Leman: SDRS data shows off-season uptick in late-summer PEDV cases

PEDV trending higher in US grow-finish pigs & sows; hot spot regions should be on high alert
calendar icon 21 September 2023
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Dr. Giovani Trevisan and Dr. Daniel Linhares, both with the Swine Disease Reporting System (SDRS) in the United States, spoke with The Pig Site’s Sarah Mikesell at the pre-conference of the Leman Swine Conference in St. Paul, Minnesota, USA, about the status of porcine epidemic diarrhea virus (PEDV) in US swine herds.

“This morning was a discussion on the PED situation in the US and should we control or should we eliminate?” said Dr. Linhares. “In our talk, Dr. Giovani Trevisan and I were here to share from the Swine Disease Reporting System perspective, what's going on in herds.”

SDRS is a consortium sharing diagnostic data from six different labs in the US. The data is gathered, compiled and shared with industry. It is sponsored by the Swine Health Information Center (SHIC). The project is also receiving funding from USDA for specific research projects.

A report on the PED activity is available free online the second Tuesday of each month. Anyone interested in reviewing the report can either go to the SHIC website or the SDRS website to be added to the newsletter email distribution list. The newsletter can be received either via PDF or audio. The report summarizes PEDV activity as well as other disease patterns. International monitoring reports are also available.

“Going back to the situation of PED, based on the SDRS data, what we found is that PED has a strikingly and repeatedly seasonal pattern – going up in the winter and down in the summer,” he said. “Now we're towards the end of this summer, where it should be in the valley, not in the peak, so that's the good news. The bad news is that it's starting in the last few weeks to trend up, especially in grow-finish pigs. And we are seeing some regional hotspots.”

The SDRS team presented the latest PEDV data on % positive submissions. The August and September 2023 data shows an unseasonably early uptick in cases.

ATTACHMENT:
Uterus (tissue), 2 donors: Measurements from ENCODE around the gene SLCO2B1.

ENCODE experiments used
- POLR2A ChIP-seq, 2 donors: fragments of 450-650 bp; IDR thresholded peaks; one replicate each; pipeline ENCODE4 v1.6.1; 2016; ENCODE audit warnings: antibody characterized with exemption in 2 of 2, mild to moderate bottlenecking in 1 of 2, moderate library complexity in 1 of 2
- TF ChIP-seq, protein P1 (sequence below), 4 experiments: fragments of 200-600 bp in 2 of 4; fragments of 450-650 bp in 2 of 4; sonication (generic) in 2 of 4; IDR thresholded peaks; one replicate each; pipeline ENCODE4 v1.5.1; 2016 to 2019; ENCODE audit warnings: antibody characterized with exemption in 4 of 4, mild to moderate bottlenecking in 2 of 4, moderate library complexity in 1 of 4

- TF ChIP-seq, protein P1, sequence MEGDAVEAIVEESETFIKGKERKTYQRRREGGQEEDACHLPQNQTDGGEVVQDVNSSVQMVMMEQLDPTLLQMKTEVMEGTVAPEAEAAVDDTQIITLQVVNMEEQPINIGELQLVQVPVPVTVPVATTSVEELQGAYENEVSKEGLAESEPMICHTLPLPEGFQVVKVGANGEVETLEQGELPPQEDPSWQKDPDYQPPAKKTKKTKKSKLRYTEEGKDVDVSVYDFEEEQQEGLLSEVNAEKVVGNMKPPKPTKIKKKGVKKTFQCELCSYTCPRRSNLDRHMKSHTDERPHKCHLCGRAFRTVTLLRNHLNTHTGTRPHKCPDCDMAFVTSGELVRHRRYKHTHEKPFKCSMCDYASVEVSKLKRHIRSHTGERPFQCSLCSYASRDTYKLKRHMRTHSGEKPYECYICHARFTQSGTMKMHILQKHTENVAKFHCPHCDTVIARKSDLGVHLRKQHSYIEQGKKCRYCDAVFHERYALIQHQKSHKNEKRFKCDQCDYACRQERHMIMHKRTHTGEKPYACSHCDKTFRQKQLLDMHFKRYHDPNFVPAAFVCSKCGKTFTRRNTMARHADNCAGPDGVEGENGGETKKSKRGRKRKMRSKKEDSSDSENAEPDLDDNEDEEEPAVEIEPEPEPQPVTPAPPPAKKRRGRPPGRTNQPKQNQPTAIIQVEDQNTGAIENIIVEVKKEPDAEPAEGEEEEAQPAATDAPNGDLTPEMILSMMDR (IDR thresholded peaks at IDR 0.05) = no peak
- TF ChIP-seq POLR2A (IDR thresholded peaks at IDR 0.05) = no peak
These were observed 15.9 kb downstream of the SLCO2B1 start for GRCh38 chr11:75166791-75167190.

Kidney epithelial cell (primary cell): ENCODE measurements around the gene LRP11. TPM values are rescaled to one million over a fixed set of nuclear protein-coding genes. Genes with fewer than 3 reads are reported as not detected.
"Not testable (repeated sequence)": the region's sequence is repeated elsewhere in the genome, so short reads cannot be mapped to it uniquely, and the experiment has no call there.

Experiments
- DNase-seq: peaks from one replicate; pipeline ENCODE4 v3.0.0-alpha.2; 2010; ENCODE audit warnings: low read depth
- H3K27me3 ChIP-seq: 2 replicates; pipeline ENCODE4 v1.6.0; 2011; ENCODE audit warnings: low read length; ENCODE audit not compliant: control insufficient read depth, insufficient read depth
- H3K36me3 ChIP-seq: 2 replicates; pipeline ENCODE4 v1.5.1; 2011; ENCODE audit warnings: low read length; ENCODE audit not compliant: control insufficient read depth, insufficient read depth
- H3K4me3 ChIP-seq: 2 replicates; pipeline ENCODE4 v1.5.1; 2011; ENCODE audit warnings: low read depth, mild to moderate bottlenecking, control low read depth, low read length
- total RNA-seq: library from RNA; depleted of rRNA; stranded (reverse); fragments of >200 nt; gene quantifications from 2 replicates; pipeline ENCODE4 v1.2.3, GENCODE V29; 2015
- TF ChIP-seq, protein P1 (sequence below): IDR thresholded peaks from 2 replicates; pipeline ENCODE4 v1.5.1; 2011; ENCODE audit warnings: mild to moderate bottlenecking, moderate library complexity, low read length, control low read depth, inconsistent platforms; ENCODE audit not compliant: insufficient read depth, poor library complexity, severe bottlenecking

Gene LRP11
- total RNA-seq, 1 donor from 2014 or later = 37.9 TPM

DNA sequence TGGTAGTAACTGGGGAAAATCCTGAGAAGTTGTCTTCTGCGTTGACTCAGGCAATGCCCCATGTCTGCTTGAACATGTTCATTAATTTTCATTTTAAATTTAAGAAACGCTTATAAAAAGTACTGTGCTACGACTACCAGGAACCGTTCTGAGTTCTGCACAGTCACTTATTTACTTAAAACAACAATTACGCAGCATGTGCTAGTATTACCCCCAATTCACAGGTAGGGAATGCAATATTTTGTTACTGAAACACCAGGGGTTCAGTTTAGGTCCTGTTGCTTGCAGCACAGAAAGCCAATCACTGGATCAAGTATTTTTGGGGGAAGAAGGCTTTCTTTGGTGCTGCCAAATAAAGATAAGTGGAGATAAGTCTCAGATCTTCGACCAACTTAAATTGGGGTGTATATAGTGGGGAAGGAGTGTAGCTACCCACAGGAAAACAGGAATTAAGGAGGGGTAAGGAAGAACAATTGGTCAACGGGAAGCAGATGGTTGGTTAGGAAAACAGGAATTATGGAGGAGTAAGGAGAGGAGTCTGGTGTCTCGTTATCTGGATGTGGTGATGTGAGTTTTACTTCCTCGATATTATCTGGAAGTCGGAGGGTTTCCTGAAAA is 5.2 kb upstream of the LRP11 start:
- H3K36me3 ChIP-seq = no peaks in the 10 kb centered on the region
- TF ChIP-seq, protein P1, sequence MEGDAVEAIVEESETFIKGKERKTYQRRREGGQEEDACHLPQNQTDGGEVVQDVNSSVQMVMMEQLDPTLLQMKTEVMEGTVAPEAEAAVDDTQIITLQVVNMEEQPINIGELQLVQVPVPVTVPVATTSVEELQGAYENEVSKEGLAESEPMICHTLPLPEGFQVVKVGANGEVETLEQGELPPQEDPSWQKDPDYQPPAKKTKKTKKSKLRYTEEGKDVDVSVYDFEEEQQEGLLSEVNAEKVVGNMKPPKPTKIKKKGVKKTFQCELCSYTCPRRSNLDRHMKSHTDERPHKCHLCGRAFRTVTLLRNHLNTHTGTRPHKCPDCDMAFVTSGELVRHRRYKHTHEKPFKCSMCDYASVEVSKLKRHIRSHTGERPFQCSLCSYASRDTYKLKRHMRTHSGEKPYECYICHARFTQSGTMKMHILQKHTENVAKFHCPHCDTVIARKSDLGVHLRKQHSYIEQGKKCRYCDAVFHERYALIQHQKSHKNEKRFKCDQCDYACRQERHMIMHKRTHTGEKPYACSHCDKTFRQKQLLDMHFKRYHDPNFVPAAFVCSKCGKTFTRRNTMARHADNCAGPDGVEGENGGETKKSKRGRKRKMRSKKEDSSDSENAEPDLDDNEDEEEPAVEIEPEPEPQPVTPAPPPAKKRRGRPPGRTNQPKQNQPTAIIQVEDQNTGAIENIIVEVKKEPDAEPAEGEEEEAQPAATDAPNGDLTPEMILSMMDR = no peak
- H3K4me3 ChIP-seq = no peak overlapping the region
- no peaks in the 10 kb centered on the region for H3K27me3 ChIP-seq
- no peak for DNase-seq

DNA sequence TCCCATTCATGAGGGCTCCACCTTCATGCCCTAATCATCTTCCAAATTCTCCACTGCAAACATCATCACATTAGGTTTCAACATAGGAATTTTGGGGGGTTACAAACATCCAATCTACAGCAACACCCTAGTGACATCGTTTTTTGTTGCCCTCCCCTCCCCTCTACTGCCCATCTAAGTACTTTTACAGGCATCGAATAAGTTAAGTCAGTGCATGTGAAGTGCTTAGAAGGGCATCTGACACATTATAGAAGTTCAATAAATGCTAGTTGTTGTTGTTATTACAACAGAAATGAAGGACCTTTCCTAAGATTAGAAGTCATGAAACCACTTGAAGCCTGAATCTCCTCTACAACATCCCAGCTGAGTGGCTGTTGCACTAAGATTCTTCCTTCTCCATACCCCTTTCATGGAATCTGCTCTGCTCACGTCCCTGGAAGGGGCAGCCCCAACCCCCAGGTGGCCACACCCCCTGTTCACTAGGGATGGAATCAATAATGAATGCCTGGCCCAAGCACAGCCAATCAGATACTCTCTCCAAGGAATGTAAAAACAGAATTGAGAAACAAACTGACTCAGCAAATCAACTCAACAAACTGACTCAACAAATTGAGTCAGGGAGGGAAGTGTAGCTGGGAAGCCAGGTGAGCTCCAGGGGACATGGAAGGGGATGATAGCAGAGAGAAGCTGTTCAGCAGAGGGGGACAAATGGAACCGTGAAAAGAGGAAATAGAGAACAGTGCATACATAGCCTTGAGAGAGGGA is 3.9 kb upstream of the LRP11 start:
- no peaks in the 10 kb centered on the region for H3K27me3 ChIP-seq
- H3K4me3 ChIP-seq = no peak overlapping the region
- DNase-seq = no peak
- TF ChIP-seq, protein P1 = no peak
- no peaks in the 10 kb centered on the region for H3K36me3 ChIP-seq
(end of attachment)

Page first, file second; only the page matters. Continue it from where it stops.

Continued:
Status of PEDV

“This is the period of the year that we start to see that detection is in the valley, but right now, in August and September, we are starting to see that there is also activity starting to occur in breeding herds,” said Dr. Trevisan. “That is not expected for this time of the year but expected a little bit further down the road, but it is starting to occur already.”

At the regional level, there is some detection in North Carolina and Missouri, and it has now started to pop up in Iowa. So as that is occurring, it’s a red flag that as we go towards the wintertime, it may become a bigger problem and farms in those regions should be on high alert.

“One of the things that we have this year is the capability of looking for PED virus in both adults sow farms and for growing sites,” he said. 

The grow-finish (wean to market) sites have higher activity than the sow farms, but they are interrelated. When sow farms break, detection can follow through to grow-finish sites. 

At a regional level, the SRDS looks at central Iowa, East, Southwest and Central East regions because there are different impacts of detections for PEDV in each region. Getting this information allows the SRDS to be able to get boots on the ground and be able to provide that information for clients now and going forward to show patterns of detection and better information.

“One of the questions that they ask of us is how is the detection of the PED variants detected?” said Dr. Trevisan. “We also explained that data and can bring it for the stakeholders in the future. We're having a meeting for the advisory board today where they are going to see for the first time that data and bring their opinions and how we can present that for the industry.”

Using the SDRS report

“We provide this information, as Daniel says, ‘very cheap’,” he explained. “They start to see there is activity in the region so they can start to implement measures for bio containment to keep the disease within the farms if they were the ones that are infected.”

As for the ones that are not infected, the producers can tighten up on bio exclusion to keep the diseases out.

“So, it does raise the flags that something's going on and they can be prepared to avoid the entrance on the farm by having the information ahead of the game,” said Dr. Trevisan.

PEDV late summer increase signals usual increase in viral load

“The uptick in activity that is going on is specifically in the breeding herds,” Dr. Trevisan said. “If that's going on in the breeding herds, we expect the downstream goal is to go to the nursery and finishing sites. That's a bad signal for the winter if that continues.”

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